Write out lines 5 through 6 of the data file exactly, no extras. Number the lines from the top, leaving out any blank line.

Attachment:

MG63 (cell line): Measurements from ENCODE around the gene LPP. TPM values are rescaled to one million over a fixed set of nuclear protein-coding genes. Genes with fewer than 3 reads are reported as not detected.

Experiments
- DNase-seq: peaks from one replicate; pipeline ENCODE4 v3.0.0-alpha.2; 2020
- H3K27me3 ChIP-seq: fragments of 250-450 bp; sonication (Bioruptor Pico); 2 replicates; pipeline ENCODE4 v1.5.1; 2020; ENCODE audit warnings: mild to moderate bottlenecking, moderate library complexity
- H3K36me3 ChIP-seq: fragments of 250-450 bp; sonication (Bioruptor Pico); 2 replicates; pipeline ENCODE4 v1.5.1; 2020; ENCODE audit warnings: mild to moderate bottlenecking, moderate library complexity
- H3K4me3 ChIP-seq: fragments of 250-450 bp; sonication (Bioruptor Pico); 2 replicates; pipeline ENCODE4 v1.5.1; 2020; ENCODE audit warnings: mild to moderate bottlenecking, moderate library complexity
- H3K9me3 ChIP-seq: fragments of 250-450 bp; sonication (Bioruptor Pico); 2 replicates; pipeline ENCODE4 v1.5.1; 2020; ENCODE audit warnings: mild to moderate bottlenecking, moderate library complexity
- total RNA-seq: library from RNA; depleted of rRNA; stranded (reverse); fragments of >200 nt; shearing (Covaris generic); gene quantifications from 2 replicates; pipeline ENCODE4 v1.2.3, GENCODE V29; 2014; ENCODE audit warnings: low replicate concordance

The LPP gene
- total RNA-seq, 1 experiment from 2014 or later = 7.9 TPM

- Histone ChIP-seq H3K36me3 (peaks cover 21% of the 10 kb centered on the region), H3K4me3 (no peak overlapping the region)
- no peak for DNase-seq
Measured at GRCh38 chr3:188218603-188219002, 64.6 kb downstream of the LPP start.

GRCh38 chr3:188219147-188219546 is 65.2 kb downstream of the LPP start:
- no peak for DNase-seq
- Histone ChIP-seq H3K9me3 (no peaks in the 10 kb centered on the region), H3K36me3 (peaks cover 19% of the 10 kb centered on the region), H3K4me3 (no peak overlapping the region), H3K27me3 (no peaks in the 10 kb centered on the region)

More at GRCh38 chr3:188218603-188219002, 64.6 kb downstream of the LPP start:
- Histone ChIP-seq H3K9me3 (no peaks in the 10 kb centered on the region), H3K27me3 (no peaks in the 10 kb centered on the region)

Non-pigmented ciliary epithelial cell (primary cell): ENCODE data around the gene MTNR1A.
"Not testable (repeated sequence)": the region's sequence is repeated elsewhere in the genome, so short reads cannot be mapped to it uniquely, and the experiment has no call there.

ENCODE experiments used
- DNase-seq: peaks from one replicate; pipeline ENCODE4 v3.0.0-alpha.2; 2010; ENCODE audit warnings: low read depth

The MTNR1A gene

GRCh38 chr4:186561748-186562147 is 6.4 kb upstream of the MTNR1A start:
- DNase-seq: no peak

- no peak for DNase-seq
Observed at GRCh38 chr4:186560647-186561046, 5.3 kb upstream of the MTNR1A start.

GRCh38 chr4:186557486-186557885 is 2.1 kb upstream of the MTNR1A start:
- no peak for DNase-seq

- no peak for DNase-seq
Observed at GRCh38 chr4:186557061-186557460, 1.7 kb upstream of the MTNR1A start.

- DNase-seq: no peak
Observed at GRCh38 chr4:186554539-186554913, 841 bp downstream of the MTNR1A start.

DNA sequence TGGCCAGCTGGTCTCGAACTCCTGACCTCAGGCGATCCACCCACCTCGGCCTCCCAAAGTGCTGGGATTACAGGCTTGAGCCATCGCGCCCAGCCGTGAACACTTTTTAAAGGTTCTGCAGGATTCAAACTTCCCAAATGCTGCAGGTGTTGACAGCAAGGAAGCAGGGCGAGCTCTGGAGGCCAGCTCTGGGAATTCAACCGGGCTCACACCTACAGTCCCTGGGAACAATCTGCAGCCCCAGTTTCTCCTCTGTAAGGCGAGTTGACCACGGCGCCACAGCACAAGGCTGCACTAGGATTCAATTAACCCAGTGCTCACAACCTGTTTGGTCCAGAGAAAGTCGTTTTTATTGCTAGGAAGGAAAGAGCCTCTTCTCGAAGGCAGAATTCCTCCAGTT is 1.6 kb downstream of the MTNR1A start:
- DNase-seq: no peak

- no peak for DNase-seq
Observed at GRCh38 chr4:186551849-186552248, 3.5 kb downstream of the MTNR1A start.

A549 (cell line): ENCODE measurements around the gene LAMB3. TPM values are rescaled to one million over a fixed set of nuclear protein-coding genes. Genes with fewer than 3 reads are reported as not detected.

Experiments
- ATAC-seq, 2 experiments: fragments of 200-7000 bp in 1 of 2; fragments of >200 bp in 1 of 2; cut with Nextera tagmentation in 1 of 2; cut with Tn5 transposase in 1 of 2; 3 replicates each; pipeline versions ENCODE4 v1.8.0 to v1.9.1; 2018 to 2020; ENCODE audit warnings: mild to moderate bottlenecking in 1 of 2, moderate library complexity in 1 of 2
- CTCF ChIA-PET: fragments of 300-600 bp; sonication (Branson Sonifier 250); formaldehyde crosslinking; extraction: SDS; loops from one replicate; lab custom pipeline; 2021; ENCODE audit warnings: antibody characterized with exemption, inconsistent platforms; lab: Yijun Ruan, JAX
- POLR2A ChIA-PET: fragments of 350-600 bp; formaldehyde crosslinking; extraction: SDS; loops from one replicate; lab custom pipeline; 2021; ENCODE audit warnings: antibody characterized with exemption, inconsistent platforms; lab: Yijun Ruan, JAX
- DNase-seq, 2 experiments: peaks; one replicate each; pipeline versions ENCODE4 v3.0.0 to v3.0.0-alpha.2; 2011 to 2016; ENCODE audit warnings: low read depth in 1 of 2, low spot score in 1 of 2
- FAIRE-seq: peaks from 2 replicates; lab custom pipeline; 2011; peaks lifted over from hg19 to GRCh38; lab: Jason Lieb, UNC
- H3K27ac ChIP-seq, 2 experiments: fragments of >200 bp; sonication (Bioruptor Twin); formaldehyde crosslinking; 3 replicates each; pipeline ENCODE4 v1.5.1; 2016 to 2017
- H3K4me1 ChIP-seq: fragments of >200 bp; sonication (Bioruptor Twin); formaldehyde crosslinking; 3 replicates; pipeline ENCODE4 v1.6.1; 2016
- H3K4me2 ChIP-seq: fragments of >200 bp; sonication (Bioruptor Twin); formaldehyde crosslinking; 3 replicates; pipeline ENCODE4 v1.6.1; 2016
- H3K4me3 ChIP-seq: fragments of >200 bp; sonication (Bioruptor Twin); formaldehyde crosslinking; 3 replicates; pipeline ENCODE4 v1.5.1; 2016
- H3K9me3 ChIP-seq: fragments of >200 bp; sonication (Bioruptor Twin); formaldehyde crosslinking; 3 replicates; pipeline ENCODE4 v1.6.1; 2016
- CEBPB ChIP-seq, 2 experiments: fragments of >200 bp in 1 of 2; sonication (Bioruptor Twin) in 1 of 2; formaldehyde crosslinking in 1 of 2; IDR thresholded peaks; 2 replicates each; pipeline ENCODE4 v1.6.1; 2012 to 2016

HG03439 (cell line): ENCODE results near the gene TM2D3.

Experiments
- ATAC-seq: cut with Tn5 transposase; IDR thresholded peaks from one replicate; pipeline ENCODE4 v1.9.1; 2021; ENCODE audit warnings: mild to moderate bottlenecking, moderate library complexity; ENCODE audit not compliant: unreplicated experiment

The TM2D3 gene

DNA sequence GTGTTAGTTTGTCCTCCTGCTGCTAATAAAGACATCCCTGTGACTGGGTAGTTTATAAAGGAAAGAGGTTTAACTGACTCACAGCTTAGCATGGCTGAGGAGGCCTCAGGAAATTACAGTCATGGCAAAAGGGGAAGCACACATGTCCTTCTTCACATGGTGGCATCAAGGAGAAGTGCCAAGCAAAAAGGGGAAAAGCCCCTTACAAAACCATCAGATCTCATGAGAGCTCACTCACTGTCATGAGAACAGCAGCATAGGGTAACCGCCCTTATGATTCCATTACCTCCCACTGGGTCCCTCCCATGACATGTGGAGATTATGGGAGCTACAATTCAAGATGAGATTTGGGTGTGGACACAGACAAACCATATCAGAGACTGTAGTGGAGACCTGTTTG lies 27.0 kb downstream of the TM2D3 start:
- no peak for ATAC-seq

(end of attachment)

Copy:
- H3K36me3 ChIP-seq: fragments of 250-450 bp; sonication (Bioruptor Pico); 2 replicates; pipeline ENCODE4 v1.5.1; 2020; ENCODE audit warnings: mild to moderate bottlenecking, moderate library complexity
- H3K4me3 ChIP-seq: fragments of 250-450 bp; sonication (Bioruptor Pico); 2 replicates; pipeline ENCODE4 v1.5.1; 2020; ENCODE audit warnings: mild to moderate bottlenecking, moderate library complexity